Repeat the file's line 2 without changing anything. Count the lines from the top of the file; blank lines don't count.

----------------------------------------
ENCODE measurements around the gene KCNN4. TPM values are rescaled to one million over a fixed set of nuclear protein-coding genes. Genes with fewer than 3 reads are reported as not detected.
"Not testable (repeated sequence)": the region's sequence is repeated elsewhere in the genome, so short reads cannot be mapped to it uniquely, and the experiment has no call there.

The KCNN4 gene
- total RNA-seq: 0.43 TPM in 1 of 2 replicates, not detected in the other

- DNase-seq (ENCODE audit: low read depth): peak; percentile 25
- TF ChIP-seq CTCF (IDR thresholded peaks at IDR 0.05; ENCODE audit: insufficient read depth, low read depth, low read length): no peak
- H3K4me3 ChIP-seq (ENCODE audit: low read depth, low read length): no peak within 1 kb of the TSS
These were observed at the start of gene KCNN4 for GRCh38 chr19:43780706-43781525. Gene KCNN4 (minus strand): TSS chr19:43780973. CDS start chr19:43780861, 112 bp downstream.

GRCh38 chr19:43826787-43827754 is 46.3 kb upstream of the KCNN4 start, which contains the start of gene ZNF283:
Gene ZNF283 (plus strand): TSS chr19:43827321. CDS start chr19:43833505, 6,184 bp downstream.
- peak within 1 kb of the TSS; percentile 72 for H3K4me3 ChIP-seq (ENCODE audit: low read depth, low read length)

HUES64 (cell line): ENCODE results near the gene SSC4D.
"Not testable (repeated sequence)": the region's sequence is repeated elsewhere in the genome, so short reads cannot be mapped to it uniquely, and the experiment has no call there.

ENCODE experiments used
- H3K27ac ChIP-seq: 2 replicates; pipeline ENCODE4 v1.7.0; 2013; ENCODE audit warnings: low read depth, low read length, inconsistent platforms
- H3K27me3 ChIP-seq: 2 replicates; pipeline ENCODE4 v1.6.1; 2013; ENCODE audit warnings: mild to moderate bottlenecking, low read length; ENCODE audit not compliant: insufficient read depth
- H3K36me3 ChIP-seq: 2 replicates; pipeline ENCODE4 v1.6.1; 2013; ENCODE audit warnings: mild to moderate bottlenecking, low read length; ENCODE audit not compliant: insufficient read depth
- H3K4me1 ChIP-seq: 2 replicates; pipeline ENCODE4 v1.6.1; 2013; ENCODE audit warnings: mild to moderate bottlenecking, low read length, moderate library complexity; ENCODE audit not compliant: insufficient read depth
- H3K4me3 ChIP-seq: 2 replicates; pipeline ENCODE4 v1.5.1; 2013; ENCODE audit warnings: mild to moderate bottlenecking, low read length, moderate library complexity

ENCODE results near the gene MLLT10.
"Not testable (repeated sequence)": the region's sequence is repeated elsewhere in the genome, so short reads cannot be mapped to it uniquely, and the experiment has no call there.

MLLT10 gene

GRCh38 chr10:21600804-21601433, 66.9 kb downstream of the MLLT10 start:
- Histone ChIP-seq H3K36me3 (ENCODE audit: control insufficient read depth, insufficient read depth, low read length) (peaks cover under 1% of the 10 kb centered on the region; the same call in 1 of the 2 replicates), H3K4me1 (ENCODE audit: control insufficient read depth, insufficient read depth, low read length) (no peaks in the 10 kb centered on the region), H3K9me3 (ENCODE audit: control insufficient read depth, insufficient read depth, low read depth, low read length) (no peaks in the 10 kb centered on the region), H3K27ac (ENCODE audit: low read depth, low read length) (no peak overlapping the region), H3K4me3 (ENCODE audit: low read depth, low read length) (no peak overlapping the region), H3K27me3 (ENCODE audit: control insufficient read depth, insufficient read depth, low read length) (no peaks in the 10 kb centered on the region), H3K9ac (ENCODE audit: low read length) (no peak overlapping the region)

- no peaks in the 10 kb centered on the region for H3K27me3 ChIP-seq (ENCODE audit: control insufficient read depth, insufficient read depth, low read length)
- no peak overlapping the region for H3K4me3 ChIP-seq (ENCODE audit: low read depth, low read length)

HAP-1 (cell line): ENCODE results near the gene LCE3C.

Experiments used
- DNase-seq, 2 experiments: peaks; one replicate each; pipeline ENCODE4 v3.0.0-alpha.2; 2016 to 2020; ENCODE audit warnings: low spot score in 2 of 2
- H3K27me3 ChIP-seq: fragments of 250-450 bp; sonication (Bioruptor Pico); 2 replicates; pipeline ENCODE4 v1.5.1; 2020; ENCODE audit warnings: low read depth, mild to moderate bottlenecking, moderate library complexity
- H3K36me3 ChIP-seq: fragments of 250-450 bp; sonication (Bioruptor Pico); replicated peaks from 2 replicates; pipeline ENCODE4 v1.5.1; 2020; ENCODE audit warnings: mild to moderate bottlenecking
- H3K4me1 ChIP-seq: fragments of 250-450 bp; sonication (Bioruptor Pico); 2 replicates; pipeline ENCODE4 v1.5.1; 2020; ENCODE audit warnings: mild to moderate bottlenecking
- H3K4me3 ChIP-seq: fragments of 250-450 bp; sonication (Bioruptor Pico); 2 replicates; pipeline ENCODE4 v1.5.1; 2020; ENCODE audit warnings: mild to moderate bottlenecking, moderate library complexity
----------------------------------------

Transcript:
"Not testable (repeated sequence)": the region's sequence is repeated elsewhere in the genome, so short reads cannot be mapped to it uniquely, and the experiment has no call there.